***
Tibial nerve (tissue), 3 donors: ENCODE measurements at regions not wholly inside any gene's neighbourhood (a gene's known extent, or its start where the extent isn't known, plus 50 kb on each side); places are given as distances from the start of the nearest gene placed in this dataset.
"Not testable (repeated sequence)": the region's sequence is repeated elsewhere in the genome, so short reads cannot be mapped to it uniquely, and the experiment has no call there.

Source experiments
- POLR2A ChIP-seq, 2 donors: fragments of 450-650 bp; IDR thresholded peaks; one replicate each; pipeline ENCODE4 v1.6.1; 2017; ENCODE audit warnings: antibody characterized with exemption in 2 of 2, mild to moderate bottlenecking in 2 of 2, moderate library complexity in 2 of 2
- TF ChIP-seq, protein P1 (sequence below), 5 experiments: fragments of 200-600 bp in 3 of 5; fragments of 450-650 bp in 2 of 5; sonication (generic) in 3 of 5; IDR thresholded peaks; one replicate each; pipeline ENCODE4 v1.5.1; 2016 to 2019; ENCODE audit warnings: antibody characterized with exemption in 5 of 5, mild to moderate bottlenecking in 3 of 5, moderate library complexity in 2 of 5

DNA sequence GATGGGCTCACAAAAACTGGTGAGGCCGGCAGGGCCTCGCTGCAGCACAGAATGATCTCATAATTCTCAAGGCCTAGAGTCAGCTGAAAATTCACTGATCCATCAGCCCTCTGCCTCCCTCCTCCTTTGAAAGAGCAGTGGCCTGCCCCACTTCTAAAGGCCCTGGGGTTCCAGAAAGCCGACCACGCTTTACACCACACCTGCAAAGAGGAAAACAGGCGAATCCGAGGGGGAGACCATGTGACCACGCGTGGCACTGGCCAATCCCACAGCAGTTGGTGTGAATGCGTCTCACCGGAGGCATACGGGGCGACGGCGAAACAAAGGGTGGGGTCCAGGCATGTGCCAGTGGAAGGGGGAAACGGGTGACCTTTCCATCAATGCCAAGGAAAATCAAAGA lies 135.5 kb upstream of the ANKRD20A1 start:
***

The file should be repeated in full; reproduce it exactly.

Tibial nerve (tissue), 3 donors: ENCODE measurements at regions not wholly inside any gene's neighbourhood (a gene's known extent, or its start where the extent isn't known, plus 50 kb on each side); places are given as distances from the start of the nearest gene placed in this dataset.
"Not testable (repeated sequence)": the region's sequence is repeated elsewhere in the genome, so short reads cannot be mapped to it uniquely, and the experiment has no call there.

Source experiments
- POLR2A ChIP-seq, 2 donors: fragments of 450-650 bp; IDR thresholded peaks; one replicate each; pipeline ENCODE4 v1.6.1; 2017; ENCODE audit warnings: antibody characterized with exemption in 2 of 2, mild to moderate bottlenecking in 2 of 2, moderate library complexity in 2 of 2
- TF ChIP-seq, protein P1 (sequence below), 5 experiments: fragments of 200-600 bp in 3 of 5; fragments of 450-650 bp in 2 of 5; sonication (generic) in 3 of 5; IDR thresholded peaks; one replicate each; pipeline ENCODE4 v1.5.1; 2016 to 2019; ENCODE audit warnings: antibody characterized with exemption in 5 of 5, mild to moderate bottlenecking in 3 of 5, moderate library complexity in 2 of 5

DNA sequence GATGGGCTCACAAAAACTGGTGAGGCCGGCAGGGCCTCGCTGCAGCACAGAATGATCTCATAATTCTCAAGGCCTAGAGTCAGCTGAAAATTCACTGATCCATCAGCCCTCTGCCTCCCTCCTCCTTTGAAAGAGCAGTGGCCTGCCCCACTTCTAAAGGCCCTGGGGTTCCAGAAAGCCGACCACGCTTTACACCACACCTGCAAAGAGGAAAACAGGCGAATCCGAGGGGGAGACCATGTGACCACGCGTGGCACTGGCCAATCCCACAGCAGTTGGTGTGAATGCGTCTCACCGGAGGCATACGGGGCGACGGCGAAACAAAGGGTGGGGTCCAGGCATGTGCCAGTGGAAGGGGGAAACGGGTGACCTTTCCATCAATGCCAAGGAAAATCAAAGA lies 135.5 kb upstream of the ANKRD20A1 start: